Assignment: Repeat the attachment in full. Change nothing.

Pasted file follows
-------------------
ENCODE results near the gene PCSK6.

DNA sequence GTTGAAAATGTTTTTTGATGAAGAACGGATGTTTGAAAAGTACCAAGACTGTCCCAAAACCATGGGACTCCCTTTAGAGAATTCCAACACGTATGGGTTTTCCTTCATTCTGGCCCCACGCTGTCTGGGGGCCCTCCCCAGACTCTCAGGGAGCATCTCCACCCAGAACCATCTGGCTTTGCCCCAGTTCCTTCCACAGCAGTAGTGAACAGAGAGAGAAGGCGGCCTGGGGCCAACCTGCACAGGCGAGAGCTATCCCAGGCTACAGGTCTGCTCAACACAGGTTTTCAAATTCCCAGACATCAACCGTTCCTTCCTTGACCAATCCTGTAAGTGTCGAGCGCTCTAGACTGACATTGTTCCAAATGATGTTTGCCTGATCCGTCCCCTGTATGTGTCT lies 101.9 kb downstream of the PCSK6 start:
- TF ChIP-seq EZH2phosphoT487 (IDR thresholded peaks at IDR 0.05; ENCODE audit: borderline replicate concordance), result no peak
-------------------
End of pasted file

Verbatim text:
ENCODE results near the gene PCSK6.

DNA sequence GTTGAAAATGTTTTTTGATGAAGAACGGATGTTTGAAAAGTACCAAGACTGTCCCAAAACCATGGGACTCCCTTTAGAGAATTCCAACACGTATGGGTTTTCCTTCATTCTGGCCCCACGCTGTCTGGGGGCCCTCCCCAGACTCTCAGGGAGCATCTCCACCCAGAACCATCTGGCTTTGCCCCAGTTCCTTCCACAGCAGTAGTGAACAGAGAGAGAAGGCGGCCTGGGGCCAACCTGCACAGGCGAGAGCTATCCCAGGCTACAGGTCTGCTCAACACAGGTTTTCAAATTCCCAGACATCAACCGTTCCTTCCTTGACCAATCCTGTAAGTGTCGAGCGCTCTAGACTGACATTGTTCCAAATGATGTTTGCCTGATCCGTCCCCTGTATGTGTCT lies 101.9 kb downstream of the PCSK6 start:
- TF ChIP-seq EZH2phosphoT487 (IDR thresholded peaks at IDR 0.05; ENCODE audit: borderline replicate concordance), result no peak